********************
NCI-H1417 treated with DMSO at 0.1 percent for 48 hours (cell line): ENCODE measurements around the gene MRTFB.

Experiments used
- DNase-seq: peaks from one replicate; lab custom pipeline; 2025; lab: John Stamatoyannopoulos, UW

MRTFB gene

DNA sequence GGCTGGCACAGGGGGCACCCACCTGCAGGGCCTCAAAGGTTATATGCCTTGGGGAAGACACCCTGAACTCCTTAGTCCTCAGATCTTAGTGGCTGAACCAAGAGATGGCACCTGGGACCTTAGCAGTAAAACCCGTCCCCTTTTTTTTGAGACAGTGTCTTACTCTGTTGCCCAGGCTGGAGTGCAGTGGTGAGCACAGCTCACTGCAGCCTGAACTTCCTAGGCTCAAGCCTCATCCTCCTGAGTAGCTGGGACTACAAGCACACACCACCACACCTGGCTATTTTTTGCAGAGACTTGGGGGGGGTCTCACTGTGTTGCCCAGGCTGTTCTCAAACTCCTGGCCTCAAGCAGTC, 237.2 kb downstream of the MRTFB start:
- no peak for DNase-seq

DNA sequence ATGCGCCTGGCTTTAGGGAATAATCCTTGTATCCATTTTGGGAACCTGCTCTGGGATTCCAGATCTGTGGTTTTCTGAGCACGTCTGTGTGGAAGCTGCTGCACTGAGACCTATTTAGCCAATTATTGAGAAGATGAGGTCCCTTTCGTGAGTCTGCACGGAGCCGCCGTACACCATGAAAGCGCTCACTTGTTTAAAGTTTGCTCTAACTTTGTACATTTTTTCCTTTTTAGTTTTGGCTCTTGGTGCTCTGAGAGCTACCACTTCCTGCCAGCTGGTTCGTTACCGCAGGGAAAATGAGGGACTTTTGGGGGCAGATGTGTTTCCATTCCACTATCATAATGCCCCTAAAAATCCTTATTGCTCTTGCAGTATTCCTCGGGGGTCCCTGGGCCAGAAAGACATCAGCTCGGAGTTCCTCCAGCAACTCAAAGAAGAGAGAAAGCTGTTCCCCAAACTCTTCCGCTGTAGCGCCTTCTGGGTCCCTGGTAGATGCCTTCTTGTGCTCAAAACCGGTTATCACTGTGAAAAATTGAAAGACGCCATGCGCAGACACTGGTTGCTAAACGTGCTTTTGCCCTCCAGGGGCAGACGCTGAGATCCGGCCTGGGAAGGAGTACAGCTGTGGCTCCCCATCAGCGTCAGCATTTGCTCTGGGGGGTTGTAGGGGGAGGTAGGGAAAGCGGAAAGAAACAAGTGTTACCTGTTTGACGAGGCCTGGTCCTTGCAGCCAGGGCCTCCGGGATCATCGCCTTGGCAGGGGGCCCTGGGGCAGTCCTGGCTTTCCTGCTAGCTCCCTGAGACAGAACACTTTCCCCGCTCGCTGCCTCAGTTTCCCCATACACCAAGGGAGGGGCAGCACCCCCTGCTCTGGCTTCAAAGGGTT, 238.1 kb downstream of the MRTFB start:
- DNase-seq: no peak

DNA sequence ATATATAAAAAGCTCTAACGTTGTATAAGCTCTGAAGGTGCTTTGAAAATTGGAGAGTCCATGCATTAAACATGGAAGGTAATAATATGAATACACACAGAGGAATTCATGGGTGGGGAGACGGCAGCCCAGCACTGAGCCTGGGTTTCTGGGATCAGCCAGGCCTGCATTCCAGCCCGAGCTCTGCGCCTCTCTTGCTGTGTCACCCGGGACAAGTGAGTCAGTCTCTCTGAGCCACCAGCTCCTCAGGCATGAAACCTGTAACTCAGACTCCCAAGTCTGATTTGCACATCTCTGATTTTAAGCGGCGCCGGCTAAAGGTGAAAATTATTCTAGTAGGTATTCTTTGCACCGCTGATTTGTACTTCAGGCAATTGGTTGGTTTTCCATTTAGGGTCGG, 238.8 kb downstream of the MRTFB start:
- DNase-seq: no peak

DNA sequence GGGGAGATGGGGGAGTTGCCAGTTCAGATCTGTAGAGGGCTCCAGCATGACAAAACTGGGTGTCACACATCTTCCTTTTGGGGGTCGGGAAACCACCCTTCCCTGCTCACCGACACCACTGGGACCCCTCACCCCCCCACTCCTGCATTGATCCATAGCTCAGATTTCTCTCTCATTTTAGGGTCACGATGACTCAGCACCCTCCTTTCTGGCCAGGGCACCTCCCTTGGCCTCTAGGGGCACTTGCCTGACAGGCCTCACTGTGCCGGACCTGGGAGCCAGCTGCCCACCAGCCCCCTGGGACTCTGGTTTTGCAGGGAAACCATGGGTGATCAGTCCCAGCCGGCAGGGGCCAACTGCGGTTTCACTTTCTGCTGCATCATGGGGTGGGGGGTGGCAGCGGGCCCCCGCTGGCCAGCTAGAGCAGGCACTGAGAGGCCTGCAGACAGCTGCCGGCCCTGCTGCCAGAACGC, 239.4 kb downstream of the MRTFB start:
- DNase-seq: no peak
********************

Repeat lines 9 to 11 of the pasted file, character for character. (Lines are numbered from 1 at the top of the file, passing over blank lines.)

DNA sequence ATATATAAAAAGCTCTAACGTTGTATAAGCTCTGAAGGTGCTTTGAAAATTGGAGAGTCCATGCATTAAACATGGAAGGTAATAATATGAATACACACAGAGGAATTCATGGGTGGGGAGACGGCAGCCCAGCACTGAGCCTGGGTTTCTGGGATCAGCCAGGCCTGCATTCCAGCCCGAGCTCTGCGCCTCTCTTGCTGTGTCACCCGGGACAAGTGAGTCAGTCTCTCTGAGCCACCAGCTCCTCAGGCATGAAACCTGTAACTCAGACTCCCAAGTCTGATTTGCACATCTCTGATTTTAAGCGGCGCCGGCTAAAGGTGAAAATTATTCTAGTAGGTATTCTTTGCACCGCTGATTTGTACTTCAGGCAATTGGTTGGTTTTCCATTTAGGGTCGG, 238.8 kb downstream of the MRTFB start:
- DNase-seq: no peak

DNA sequence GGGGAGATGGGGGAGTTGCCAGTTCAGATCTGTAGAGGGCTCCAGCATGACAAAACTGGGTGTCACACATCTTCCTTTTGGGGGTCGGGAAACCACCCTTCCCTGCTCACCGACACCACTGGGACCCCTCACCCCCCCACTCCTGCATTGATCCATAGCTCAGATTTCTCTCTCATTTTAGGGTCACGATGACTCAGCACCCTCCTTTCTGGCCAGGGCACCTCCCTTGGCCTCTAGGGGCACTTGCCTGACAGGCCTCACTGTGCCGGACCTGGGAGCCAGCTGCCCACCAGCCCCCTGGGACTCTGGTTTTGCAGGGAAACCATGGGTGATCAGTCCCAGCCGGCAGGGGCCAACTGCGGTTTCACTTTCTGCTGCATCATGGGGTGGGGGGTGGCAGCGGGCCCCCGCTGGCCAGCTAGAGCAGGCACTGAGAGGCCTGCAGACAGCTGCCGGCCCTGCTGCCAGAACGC, 239.4 kb downstream of the MRTFB start: